Crush Groovin' 

Our male and female pundits attend the press junket for Blue Crush and then ponder the subtext of surfer girls.

L.Y.T.: Don't you find it interesting that director John Stockwell is on this whole girl-power kick, going off on the "sexist" guys who'd rather "appreciate a cute girl in a bikini, but ain't gonna give up a wave for them," yet the movie's marketing is all about appreciating cute girls in bikinis? I mean, on the poster they're not actually surfing but just standing there looking sultry, wearing less than they generally do in the film itself.

For all the talk about tapping the teenage-girl market -- "girls go in packs to movies, guys might follow them" -- I think it's clear which gender they're trying to sell to. But then again, I've never been a cute girl in a bikini.

A.F.: Well, I disagree with you that the film's poster is designed to be salacious in order to lure men -- it actually seems pretty wholesome -- they're wearing decent, human-sized swimming attire, not some skimpy Brazilian confection. Kate Bosworth mentioned during the interview that the bathing suits chosen for the movie were actually what women surfers wore out on twenty-foot waves, not some pervy Lolita fantasy. And actually, I think this image will capture the imagination of young girls. The actresses are in a beautiful, natural setting, looking athletic and determined. It's not like they're slathered in makeup or posing seductively on some car hood. Girls can appreciate seeing an attractive chick; it's sort of empowering! Unlike men, who seem to instantly equate any visual appreciation of their own gender with gayness. Will guys go to see this movie?

L.Y.T.: I guarantee guys will go see this movie based on the poster alone, especially if they get wind of the "J-Lo at the Oscars" dress the boyfriend makes Kate wear for "the big date" later on in the movie, which Bosworth called "classy," even though her friends and sister in the movie told her it makes her look like a Barbie.

I think those guys will be disappointed, though: Michelle Rodriguez and Sanoe Lake, who is a pro surfer, barely get out there on the waves, and every time Kate does, she seems to end up chickening out until she actually has to ask the boyfriend what to do. I think it's cool that he tells her she shouldn't have to ask him. But compare this with the other flicks Michelle has done, say The Fast and the Furious or even Resident Evil, and I think you'd have to say it's less female-empowering than her norm.

A.F.: Actually, I thought she was a ringer for Britney Spears in that J-Lo hoochie Armani dress -- suddenly she lost all spark and individuality and morphed into this generic sleek blonde with tamed-down hair. Kinda scary. But I like that she said she rejected other, more sheer dresses for fear of living up to what her truant sister said about the dress in the movie: "I can see your boobs!" And then she gets pissed off and wades into the lagoon in that fancy outfit.

There's an element of wild, tomboy rebellion in this movie -- it's certainly not all glamour and self-consciousness and prissy regard for social rules, which young women are fed nonstop in fashion magazines and teen movies. Nor is it just a lot of mindless "girls kick ass" truisms slung together to make a buck. I think it actually (and unbelievably, in this cynical world) succeeds in saying something important to young girls.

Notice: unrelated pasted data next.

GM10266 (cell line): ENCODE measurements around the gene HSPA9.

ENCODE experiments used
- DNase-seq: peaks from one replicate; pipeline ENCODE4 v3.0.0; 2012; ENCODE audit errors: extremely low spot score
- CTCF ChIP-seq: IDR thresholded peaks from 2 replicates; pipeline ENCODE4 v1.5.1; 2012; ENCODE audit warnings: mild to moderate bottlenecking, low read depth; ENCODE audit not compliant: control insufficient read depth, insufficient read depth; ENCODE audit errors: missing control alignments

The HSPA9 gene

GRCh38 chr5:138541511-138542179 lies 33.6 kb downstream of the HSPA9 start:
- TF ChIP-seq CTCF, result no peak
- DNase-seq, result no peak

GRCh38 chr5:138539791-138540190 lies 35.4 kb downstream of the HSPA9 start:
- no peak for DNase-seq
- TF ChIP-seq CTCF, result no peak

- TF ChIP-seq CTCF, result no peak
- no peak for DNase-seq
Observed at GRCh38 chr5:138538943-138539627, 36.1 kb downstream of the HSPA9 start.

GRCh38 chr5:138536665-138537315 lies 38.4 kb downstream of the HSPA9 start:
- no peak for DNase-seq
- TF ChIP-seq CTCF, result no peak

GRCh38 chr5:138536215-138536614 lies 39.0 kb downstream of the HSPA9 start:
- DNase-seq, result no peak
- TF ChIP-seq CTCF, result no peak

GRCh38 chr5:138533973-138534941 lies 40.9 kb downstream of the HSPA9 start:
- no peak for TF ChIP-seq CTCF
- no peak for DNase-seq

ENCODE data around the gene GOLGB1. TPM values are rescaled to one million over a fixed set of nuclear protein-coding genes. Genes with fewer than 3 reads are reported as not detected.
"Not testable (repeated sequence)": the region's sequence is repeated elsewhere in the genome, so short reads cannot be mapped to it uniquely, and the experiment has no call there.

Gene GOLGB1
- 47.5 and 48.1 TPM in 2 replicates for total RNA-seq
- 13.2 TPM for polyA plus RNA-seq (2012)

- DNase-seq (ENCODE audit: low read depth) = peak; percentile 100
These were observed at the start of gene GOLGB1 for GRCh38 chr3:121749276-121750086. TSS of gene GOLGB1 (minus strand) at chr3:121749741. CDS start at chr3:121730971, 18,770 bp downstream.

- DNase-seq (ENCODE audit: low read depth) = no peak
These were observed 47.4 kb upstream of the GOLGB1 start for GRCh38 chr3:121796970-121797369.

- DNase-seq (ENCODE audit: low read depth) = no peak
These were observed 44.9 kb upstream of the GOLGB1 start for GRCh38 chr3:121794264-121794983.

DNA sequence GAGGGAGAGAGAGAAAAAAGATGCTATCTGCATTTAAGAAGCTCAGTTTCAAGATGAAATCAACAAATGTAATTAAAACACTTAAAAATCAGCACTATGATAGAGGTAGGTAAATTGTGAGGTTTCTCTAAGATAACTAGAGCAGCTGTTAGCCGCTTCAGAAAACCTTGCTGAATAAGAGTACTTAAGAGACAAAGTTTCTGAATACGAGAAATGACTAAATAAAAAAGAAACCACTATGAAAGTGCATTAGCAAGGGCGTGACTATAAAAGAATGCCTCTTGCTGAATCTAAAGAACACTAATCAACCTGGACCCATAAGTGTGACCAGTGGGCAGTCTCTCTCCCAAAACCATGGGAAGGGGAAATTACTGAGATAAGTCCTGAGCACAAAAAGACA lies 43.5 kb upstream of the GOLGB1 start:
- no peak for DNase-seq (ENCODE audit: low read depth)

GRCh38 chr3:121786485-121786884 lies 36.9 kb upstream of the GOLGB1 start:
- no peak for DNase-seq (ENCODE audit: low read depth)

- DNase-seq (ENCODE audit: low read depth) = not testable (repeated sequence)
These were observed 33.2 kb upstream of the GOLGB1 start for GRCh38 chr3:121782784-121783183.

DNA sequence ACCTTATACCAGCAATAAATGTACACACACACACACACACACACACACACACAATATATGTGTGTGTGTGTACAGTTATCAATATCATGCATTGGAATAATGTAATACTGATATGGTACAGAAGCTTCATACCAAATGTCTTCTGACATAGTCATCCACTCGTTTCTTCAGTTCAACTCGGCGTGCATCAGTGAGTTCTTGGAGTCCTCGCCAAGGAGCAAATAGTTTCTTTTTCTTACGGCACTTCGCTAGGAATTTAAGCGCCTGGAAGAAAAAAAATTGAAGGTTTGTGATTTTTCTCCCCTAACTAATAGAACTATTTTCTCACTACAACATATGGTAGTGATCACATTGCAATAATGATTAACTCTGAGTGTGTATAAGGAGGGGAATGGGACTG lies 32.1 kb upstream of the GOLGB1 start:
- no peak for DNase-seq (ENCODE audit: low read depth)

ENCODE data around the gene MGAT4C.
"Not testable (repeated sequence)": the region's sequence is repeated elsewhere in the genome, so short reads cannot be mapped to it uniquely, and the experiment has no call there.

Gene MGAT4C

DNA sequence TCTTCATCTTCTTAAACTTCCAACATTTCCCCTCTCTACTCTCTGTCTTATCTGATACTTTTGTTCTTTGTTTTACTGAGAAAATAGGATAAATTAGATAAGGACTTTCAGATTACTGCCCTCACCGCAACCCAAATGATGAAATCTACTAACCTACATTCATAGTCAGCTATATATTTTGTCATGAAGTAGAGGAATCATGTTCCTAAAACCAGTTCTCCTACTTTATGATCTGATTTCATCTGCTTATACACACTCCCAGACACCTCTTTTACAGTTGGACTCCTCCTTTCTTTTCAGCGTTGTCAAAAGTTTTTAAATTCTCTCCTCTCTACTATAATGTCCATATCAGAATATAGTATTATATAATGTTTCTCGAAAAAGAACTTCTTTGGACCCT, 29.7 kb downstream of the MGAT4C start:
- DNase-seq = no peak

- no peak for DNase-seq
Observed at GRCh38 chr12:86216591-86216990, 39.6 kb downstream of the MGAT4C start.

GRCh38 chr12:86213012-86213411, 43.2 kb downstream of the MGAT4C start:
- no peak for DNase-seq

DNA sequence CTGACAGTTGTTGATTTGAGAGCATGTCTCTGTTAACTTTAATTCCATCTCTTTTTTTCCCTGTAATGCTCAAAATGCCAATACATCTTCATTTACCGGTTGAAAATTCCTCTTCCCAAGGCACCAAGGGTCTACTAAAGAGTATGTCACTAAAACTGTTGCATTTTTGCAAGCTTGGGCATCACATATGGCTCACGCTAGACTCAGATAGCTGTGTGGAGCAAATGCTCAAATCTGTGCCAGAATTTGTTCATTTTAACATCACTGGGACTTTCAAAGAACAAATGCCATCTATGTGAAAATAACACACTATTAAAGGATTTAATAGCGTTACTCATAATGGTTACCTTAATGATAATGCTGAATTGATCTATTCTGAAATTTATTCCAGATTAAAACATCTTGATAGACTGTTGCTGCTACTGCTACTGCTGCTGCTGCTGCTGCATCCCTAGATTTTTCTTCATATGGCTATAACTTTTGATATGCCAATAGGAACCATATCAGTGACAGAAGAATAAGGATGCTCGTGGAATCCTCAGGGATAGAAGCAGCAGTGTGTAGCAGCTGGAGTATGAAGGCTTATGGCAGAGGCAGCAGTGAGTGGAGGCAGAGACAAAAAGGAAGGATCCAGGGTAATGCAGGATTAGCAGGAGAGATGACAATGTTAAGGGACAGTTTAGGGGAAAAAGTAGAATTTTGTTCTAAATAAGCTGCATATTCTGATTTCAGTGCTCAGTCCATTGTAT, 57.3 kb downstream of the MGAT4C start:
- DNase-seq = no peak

L.Y.T.: Really? I kinda thought she was a generic blonde the whole movie. I wish Sanoe or Michelle would've been cast in the lead role instead. Interesting that Michelle actually didn't want the lead -- she even implied that it would be too risky for her to be saddled with carrying the box office, and I quote: "I pat Kate on the back, she can't go wrong, but I can because people have been waiting for me to do a movie all by myself. I can't do that right now, not with a surfer movie." Do you think Kate can't go wrong? If this is really a girl-power movie, why not have the kick-ass lady from Girlfight in the lead? You gotta admit, when Michelle was going off on how she only wanted to do movies that take risks, and I asked her what risks this movie took, she went totally speechless. I mean, I love her work, but come on.

And let's talk about the boob issue -- hell, I always wanna talk about it. In Entertainment Weekly's summer preview issue, a big deal was made about surf girls not having big breasts, and Mika Boorem (the sister) actually makes a reference during the movie to the possibility of the boyfriend buying breast implants for Kate's character. Is this a big step forward? I mean, sure, Kate's no Pam Anderson, but she's not exactly flat either, and Michelle Rodriguez certainly isn't.

A.F.: The breast implants remark seemed to highlight her fate as a pro footballer's trophy wife -- her identity would be subsumed by meaningless wealth and plastic beauty. She'd become one of the vapid groupies we see providing shallow succor (sex and ego boosts) to the team. Those women were mean-spirited, too -- because their brains, such as they are, had been annihilated by a completely bankrupt sense of self. There's a line where Matt Davis' character tells Anne Marie that he wants to "show her off," which is fairly nauseating. A good deal of her determination or machisma seems to stem from a desire to avoid humiliation, as she's failed publicly in the past and dreads it happening again (the note she's posted on her refrigerator says "Train Hard ... Go Big"). The temptation to jettison this world of unyielding strain and effort must be huge. But in the end, she remains true to something bigger than fake boobs and Armani dresses.

L.Y.T.: Girl power! Preach on, sister. Now how about we grab some Slurpees and go hit the beach?


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